Born free, but still needing to be freed by courts in 1655

(written by lawrence krubner, however indented passages are often quotes). You can contact lawrence at: lawrence@krubner.com

Interesting story. Apparently slave children with white fathers were considered free in the 1600s. And then they changed the law in 1662 to make it far more oppressive.

Elizabeth’s father, Thomas Key, was charged with fathering Elizabeth, which he at first denied, and as result he was brought to court to be forced to support her and arrange for apprenticeships so that she could learn skills. That was the protocol at the time for anyone seeing to get a “bastard” acknowledged. Thomas was forced to acknowledge Elizabeth as his natural daughter because there “were witnesses who testified to his paternity,” whatever that means, and she was baptized.

…After Mottram died, Elizabeth and her son with William, John, were listed as Negroes by Mottram’s widow, making them part of the estate. Grinstead decided to sue the estate claiming Elizabeth was a free woman, who had served over 10 years past her indentured term and her son was also freeborn.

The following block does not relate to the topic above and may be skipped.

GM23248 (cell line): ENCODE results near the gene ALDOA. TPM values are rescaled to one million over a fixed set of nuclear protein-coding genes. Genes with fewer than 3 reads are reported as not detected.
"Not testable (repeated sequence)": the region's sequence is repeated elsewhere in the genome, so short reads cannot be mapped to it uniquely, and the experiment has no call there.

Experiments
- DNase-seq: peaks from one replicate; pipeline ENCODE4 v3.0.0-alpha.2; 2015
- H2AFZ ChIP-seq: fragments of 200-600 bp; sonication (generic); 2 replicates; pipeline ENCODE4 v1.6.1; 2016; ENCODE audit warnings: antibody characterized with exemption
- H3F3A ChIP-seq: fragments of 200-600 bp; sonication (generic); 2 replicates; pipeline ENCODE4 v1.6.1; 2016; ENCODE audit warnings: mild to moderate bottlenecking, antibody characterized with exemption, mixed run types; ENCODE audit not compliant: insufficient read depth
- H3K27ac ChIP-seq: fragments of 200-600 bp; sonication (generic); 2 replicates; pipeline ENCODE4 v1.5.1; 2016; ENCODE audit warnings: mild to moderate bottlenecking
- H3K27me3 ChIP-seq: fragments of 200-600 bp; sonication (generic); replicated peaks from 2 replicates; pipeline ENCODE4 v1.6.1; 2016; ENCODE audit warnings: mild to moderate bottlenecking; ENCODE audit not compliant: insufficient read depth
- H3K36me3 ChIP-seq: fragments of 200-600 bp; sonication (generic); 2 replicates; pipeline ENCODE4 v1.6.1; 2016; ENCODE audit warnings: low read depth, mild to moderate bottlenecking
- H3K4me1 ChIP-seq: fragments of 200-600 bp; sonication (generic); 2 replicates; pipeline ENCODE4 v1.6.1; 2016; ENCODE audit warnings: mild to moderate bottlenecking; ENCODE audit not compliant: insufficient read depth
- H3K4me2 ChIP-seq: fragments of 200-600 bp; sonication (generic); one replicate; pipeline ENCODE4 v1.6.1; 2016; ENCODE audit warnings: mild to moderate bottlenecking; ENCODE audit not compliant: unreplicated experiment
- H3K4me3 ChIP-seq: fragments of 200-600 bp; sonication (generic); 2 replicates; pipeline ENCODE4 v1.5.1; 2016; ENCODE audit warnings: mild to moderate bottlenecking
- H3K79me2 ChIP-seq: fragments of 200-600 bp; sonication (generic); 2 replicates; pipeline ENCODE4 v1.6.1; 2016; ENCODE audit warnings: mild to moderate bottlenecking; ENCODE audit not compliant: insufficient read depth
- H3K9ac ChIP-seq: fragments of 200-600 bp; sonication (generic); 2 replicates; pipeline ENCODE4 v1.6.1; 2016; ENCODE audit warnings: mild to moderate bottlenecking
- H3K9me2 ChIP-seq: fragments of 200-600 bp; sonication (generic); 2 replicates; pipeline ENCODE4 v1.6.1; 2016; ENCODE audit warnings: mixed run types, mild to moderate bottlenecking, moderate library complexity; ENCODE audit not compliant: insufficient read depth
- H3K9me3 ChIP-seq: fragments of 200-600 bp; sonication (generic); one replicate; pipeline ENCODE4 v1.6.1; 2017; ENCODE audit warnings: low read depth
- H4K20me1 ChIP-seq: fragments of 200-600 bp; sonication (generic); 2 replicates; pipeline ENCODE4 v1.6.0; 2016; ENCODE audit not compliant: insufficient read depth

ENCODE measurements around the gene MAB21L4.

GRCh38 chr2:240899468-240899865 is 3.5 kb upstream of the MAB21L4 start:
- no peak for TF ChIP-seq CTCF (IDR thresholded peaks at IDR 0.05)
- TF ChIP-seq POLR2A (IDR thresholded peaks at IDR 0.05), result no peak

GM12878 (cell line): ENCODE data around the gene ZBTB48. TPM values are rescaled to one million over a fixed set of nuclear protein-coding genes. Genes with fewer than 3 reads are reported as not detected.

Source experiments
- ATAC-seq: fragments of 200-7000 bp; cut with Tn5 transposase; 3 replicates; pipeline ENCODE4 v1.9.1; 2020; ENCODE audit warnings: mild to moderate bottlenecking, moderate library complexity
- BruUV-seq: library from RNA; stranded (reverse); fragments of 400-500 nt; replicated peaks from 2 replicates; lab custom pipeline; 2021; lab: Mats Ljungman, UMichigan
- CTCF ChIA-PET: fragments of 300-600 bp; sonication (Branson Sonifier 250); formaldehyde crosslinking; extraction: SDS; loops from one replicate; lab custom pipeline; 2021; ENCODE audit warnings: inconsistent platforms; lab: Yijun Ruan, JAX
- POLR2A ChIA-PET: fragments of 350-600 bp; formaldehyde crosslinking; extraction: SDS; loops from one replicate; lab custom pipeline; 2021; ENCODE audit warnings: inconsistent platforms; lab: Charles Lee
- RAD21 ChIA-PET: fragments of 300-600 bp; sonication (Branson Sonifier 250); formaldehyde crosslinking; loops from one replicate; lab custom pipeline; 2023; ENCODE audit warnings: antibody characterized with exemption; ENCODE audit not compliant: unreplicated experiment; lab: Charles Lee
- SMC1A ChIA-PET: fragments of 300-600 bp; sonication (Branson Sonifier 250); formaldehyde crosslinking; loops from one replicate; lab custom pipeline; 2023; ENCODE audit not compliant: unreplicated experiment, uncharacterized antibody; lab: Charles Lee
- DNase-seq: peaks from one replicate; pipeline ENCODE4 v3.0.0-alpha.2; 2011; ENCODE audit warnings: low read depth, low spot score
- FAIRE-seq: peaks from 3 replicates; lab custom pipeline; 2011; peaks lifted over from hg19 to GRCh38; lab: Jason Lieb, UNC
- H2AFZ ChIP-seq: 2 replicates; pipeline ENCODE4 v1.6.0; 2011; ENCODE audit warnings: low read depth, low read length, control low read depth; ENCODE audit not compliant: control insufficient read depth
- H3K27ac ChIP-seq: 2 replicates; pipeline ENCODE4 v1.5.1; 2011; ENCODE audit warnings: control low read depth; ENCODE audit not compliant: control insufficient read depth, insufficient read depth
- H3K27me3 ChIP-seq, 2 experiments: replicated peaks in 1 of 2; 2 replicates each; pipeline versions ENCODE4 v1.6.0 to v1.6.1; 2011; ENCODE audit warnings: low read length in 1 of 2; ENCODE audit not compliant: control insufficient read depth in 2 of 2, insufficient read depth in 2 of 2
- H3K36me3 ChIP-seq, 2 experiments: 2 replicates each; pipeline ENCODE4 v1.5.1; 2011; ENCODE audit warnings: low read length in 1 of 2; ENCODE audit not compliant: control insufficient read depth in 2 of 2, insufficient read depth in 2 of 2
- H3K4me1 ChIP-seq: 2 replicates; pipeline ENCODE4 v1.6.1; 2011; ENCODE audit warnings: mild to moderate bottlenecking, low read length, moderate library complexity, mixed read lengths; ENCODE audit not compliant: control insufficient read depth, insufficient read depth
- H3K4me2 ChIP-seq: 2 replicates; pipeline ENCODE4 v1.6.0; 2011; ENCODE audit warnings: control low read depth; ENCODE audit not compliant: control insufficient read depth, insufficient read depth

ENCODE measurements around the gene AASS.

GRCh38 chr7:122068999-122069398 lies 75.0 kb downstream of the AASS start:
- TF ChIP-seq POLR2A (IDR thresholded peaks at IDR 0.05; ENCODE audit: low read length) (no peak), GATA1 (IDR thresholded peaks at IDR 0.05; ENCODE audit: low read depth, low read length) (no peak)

“They sued for her freedom on the basis that her father was free and also because by then, in the mid-1600s, she had become Christian. And in English common law, you cannot, the paternity or the status of a child derives from the father. And it was also against English common law to enslave a Christian.”

Due to this, the colonial court ruled in her favor in 1655 and she was freed. Not only that but the Mottram estate had to pay Elizabeth in corn and clothes for the years lost. She and Grinstead married when his indenture ended 1656.

As a result of this, the in December 1662 the Virginia House of Burgesses passed a colonial law that introduced the principle of partus sequitur ventrum. It required that black women’s children’s freedom was decided by them, not by their father, which was a departure from the social status of a child being defined by the father. This freed white fathers from having to acknowledge or support their mixed-race children or freeing them.

The case of Elizabeth Key is important because it shows how American society changed its laws in order to facilitate slavery in this country. Changing the laws to change the way social status was determined was only done to ensure that white men were able to rape slave women without having to take any kind of responsibility, and it ensured that the cattle element of American slavery would be able to sustain itself after the slave trade itself ended. All of the responsibilities men as fathers were supposed to provide under English common law were denied to their mixed-race black children because it was disruptive to the system they were creating.

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